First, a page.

How to define Utopia.
I’m writing about Utopia. The opposite of Dystopia. Where the operation of society has become perfect, everyone is healthy and happy and equal, and there are no more problems – no crime, no wars, no famine, pestilence or disease.
Only I’m discovering that Utopia feels very much the same as dystopia. Not everyone loves it, even if they put up with it. The guys at the top seem to love it a whole lot more than the guys at the bottom. Some rally against it. Some feel their personal liberties are limited by Utopia. And some just prefer anarchy.
Utopia was a satirical novel by Thomas More written in 1516. Its full title was Libellus vere aureus, nec minus salutaris quam festivus, de optimo rei publicae statu deque nova insula Utopia, which translates to, “A truly golden little book, no less beneficial than entertaining, of a republic’s best state and of the new island Utopia”.
But even More’s version of Utopia is troublesome. Slavery is a feature, with two slaves allowed per household. Slaves are either Utopian criminals or come from other countries. Premarital sex and adultery are severely punished. Divorce is permitted, as is euthanasia. While the elderly are given the best of the food, this is also given to the ‘administrators’. There is no privacy, travel is only permitted with an internal passport, and women are required to confess their sins to their husbands once a month.
The good thing about More’s Utopia is that if you don’t like it, you are free to leave.
In my story, the world achieves a state of Utopia when humankind unites as one nation. However, there are still issues. In order to achieve equal human rights for all, some were required to relinquish rights while others gained rights. Distribution of food, medical care, and education are still uneven. There are vocal opponents of this version of Utopia. There are those who envisage Utopia as being something completely different to that which is on offer and who actively agitate for change. And there are those who simply don’t want Utopia at all.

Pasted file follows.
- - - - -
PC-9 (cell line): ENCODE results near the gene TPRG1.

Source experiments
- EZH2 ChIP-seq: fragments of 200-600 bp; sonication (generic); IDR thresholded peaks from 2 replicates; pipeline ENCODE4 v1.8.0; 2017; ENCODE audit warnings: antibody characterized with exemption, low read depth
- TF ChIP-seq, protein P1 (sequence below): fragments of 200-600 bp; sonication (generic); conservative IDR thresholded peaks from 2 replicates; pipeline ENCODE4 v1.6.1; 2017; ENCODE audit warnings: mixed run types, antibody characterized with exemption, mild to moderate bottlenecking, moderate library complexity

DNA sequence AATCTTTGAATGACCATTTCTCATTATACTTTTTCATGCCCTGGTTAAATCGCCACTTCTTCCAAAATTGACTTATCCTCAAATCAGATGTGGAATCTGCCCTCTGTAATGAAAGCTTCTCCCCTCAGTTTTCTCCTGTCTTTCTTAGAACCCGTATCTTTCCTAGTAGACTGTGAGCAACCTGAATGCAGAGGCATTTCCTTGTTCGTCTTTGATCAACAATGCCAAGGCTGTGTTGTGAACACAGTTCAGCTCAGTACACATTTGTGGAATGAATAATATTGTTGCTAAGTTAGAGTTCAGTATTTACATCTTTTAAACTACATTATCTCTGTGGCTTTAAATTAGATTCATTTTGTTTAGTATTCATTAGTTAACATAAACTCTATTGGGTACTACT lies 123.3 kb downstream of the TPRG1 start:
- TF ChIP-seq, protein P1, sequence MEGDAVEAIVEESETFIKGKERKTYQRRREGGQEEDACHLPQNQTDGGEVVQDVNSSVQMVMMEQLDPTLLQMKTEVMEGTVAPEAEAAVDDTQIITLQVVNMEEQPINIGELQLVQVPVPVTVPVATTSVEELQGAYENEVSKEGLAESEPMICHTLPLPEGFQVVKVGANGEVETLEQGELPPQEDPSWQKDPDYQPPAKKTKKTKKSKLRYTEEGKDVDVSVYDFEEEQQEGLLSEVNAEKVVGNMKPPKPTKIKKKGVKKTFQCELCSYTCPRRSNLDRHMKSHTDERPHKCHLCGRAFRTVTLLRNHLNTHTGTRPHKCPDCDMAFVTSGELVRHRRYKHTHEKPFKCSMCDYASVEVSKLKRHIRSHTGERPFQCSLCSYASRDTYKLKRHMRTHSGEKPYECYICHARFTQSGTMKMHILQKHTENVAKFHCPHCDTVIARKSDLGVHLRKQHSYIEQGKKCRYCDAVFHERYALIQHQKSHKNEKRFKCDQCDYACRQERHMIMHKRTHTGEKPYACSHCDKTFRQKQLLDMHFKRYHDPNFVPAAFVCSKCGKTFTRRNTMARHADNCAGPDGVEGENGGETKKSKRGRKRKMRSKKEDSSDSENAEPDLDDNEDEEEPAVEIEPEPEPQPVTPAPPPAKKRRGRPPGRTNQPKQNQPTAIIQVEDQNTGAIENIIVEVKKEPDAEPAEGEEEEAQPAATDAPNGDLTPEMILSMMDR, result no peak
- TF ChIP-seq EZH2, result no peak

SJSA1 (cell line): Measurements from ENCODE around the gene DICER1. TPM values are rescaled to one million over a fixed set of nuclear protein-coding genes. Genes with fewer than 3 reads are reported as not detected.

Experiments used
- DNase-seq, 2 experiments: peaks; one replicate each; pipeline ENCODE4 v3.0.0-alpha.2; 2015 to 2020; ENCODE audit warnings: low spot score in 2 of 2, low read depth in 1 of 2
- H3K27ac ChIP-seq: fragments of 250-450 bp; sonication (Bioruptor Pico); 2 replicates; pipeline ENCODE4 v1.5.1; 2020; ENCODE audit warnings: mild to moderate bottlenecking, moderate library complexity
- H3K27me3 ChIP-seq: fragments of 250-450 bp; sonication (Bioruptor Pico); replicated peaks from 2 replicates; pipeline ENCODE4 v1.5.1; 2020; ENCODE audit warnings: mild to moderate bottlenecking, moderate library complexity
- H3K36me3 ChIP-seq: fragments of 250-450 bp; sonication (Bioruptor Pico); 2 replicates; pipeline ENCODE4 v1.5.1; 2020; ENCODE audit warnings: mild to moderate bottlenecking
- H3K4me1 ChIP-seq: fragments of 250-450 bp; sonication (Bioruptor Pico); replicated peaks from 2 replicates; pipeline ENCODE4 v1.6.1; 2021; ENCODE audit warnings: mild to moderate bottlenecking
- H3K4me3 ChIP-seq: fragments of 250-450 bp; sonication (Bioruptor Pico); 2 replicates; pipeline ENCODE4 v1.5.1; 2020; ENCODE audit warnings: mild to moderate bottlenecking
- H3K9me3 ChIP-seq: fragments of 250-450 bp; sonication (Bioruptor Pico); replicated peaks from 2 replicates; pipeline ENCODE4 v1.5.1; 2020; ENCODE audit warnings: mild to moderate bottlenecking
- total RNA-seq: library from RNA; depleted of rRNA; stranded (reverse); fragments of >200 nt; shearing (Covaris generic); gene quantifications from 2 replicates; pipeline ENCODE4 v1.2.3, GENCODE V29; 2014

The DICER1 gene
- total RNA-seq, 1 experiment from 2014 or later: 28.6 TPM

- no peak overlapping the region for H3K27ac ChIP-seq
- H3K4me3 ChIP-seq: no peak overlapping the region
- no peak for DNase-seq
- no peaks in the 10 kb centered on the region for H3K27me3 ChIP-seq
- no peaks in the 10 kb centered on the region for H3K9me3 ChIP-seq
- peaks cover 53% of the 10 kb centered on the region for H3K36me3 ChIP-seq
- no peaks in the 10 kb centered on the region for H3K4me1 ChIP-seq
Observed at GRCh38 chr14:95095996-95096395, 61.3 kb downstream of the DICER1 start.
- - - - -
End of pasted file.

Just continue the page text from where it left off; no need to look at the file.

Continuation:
Utopia exists under the proviso that you can’t please all the people all the time, so you endeavor to please most of the people most of the time. Many citizens of my united world see very little difference between Utopia and the previous national state they belonged to. But they put up with it – after all, it’s a good enough life. There are secret societies who oppose Utopia and work to bring it down. And there are open political opponents.
Once I started to try to work out a world Utopia, I realized it was always going to be a fairy tale. As long as there are beliefs, values, and behaviors that differ from person to person and from community to community, it can never be achieved. You may be told it has been. There may be striking evidence that it has been. But it will never be able to be achieved one hundred percent. I estimate maybe seventy percent of the population would be content with Utopia, twenty-five percent resent it but live there anyway, and five percent actively oppose it. Those twenty-five percent are the most interesting of people, because they battle themselves.
It’s a fascinating mental activity to try to work out what is going through the brains of those twenty-five percent. In More’s Utopia, for example, I suspect the slaves aren’t that pleased to be there. People who engage in sex before marriage (or at least those of them that are caught) are sentenced to a life of celibacy. I suspect those people wouldn’t be terribly pleased about that. And the lack of privacy and freedom has got to make people annoyed.
But at least you can get away from More’s Utopia. In my world, there is nowhere else to go. So how do you manage in a world where the government proclaims Utopia, but that is not the life you find yourself living? Do you shrug your shoulders and make the most of it? Or do you actively refuse to participate, knowing your punishment will be severe? Do you publicly embrace but privately repudiate? Is this all done behind closed doors, for fear of reprisal?
Can you see the parallels to our own societies? How many of us have shrugged our shoulders in the past year or two? How many of us have refused to participate, or have been vocally in opposition? How many of us know things should be different, and yet we say nothing and just live our own lives?
Utopia is a dream. Dystopia is a nightmare. Both are political systems gone crazy. Both are far too real in my mind for comfort.SHARE THIS...